Love and Judaism are built into couple’s distinctive home
There is divine justice in the fact that the daughter of a survivor of Auschwitz now lives in a beautiful home wrapped in a metal sheath pierced with Hebrew letters and filled with Judaica.
Meyer Wiesel, who died in 1987, survived the Holocaust — the only member of his family to do so. And now, the Jewish heritage of that boy from the Czechoslovakian town of Topolčany — who would later become Michael Morris of Denver — plays out daily in the most public fashion possible in the Cheviot Hills home of his daughter, Maxine Morris, and her husband, Bob Hale.
“It is like a giant mezuzah,” Morris said with a laugh during a recent afternoon interview at the house.
Indeed, like the V’ahavta prayer of love hidden inside every mezuzah’s decorative casing, this home is a 5,000-square-foot, three-story declaration of ahavah — love — with the word repeated in hundreds of perforations across the corrugated aluminum that encases its structure. The design is an expression of gratitude and deep affection between the two people who built the house, with the Hebrew letters inscribed both forward and backward, becoming, as well as an expression of their Judaism, an abstract, decorative pattern allowing light and shadow to seep through into the private spaces inside.
The “Beit Ha-Ahava” — “House of Love,” as it has become known — was, of course, a very personal project. In 2008, Morris, director of research finance operations at the Rand Corp., met Hale, a highly regarded architect and principal at the Los Angeles firm of Rios Clementi Hale Studios. (Hale has also been a vice president at Universal Studios and a principal architect for Frank O. Gehry Associates, including working on, among many projects, the landmark Guggenheim Museum in Bilbao, Spain.) Morris and Hale fell in love and decided to marry. Both lived on the Westside, and when they thought about designing and building a new home for a life together, they found they had very compatible tastes in modern design.
“I was the architect, Max was the client,” Hale said. “She had a lot to say about it.”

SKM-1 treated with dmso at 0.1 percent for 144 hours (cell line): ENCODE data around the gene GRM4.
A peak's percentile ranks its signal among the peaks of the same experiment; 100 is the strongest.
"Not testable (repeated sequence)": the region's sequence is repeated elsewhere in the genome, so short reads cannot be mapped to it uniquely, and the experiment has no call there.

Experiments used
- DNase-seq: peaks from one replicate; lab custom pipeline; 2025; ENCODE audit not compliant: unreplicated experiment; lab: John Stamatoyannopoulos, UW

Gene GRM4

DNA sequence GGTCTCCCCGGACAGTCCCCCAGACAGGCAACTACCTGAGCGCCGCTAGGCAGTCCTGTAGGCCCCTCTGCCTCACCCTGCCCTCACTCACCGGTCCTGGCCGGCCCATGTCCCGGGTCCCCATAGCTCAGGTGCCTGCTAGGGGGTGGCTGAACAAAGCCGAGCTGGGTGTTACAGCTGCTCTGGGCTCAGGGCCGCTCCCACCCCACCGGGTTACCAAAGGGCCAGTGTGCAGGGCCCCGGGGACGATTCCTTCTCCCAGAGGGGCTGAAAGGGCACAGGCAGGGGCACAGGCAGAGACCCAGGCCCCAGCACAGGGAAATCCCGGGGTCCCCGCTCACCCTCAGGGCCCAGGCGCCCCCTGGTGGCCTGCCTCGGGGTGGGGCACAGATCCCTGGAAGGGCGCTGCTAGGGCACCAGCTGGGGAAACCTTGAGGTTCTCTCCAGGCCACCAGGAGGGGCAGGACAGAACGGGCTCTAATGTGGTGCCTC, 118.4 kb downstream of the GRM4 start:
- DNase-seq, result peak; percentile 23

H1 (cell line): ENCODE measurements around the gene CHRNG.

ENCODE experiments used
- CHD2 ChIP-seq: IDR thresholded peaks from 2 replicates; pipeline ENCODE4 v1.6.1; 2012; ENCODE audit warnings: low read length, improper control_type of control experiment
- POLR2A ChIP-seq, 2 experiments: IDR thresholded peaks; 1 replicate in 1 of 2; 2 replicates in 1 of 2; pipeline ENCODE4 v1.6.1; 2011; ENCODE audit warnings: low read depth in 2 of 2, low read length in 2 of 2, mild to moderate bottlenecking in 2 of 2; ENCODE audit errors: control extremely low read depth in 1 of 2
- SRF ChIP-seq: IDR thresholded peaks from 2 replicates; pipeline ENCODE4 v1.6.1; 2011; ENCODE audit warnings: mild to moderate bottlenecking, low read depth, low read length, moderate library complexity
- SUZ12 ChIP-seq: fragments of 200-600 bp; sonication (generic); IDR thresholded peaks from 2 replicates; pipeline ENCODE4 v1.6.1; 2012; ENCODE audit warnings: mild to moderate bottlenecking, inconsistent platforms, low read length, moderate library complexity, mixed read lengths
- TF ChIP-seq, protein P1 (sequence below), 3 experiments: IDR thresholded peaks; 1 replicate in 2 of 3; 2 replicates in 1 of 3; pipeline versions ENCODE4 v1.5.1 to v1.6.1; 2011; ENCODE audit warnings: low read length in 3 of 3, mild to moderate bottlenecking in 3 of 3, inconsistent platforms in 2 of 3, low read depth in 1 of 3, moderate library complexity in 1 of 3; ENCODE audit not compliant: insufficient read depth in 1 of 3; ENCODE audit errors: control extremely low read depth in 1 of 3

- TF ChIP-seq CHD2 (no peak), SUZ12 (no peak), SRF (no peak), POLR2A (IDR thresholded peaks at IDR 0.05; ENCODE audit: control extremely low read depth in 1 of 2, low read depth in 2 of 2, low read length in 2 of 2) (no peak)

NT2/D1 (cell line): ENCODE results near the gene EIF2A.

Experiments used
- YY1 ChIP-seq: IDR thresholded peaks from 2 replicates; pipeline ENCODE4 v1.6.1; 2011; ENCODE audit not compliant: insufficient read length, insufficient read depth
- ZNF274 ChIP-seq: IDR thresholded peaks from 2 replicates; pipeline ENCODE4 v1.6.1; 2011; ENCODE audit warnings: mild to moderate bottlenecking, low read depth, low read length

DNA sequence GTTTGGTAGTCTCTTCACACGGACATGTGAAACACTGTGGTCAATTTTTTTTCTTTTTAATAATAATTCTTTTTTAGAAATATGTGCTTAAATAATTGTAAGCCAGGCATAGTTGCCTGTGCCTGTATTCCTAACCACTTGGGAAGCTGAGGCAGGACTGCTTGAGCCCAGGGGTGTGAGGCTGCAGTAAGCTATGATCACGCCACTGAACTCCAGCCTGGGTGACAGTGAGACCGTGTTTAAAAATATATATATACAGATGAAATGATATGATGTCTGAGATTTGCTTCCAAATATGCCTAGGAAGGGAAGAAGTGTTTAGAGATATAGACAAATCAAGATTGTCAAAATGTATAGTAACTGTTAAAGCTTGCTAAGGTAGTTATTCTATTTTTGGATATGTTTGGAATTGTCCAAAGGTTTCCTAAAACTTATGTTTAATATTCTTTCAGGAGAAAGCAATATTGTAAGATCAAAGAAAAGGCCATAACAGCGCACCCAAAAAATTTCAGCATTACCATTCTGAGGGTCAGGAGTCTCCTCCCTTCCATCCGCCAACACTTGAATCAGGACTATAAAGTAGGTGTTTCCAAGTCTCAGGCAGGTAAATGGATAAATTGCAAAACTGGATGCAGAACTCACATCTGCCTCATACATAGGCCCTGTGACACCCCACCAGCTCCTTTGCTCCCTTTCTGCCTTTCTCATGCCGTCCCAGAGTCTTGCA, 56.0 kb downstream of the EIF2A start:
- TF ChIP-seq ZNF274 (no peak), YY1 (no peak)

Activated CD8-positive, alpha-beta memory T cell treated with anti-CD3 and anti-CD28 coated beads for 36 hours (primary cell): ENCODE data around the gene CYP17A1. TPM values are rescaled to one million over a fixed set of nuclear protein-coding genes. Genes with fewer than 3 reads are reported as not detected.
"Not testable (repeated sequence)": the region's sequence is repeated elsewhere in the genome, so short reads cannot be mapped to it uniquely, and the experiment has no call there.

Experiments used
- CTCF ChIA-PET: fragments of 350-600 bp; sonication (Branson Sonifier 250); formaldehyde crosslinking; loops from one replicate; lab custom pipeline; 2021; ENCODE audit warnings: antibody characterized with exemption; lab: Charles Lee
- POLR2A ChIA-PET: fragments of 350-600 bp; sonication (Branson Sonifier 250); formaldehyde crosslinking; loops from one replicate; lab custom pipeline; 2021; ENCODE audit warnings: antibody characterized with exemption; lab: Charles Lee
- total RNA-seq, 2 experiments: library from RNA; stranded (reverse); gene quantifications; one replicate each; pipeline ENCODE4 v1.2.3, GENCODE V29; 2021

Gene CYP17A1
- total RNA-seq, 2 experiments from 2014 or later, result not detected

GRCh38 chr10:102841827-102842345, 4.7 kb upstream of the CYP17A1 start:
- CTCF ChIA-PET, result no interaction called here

They married in 2010, but had bought the property while engaged (the house wasn’t completed until 2012). Hale said he had always envisioned wrapping the exterior with perforated corrugated aluminum, but, at least at first, he’d simply thought of a pattern of holes.
Bob Hale and Maxine Morris at their Cheviot Hills home. Photo by Trevor Tondro
“I said, ‘Just holes?’ ” Morris remembers. “Sounded not so interesting.”
Morris had been collecting images of objects she liked, and one day she came across a lamp in the graceful, turning shape of the Hebrew letter lamed.
“I was staring at it, and it just struck me: Hebrew letters are so beautiful,” she said. “So I said to him, ‘Can we do something with Hebrew letters?’ He said, ‘Sure, why not?’ And then it became, well, what letters?”
They quickly settled on an expression of their love. “And it was perfect,” Hale said. “It was concise, and it allowed us to make a pattern, and, as Max said, if you know the letters, you can make it out, and if you don’t, it just reads as a pattern.”
The house is set back enough from the street to allow for privacy, and the metal, while a prominent feature, encases only the top floor of the house. Throughout, large sliding windows open onto terraces that take advantage of the Southern California climate and allow for a fluid openness between inside and out. Upstairs, the metal-enclosed bedrooms and office spaces are lit both day and night by light flowing through the lettering, which marks the rooms with shadows of ahavah across every surface — walls, windows and ceilings.
“It’s really cool in the middle of the night,” Morris said.
“The streetlights and the moon create the light coming through,” Hale explained. “And in the morning, the eastern light comes this way,” he said, pointing to their bedroom window, “and rakes across here, and sometimes it seems like it’s on fire. I have to say, it exceeded my expectations of how nice it could be.
“I made it so we can actually open it up and have a completely open view,” Hale added. “But we almost never do.”
The home’s furnishings and décor are colorful, including shelves throughout displaying a host of menorahs, Shabbat candleholders and dreidels, as well as other toys and collectibles. On the walls are many vivid paintings by Hale’s late first wife, Anne Greenwald, an accomplished artist and children’s book author-illustrator. Hale said he converted to Judaism at the time of his first marriage, and the Jewish connection continues with Morris.
Together Morris and Hale traveled to Topolčany, to rediscover Morris’ lost paternal heritage, and today they proudly announce their own Jewish connection for all the world to see.
“This isn’t a very busy street, but I can’t tell you how many times I’ve seen people outside pointing and looking,” Hale said. “And sometimes I’ll go out there, and they’ll ask me, ‘What’s it say?’ ”
“People will ask, ‘Is it a word, or just letters?’ ” Morris added. “And some people know it’s Hebrew; some people know ahavah. It’s the whole spectrum.”
It’s not hard to notice that their joyous, public display of their Judaism is the absolute opposite of what young Meyer Wiesel would have experienced when he was carted off to Auschwitz at age 12.
“One of my Jewish architecture friends, Michael Lehrer, when he saw the house, he wrote me an email and called it, ‘The House of an Optimist,’ ” Hale said. “He’s right, I am an optimist. We’re open to the street, and we say who we are.”
Morris stressed that the never-ending commitment to Judaism her father passed on to her is essential to who she is, and to making this architecture possible.
“He kept his love of Judaism. And I hold onto that — it’s a part of him. It’s who he was.”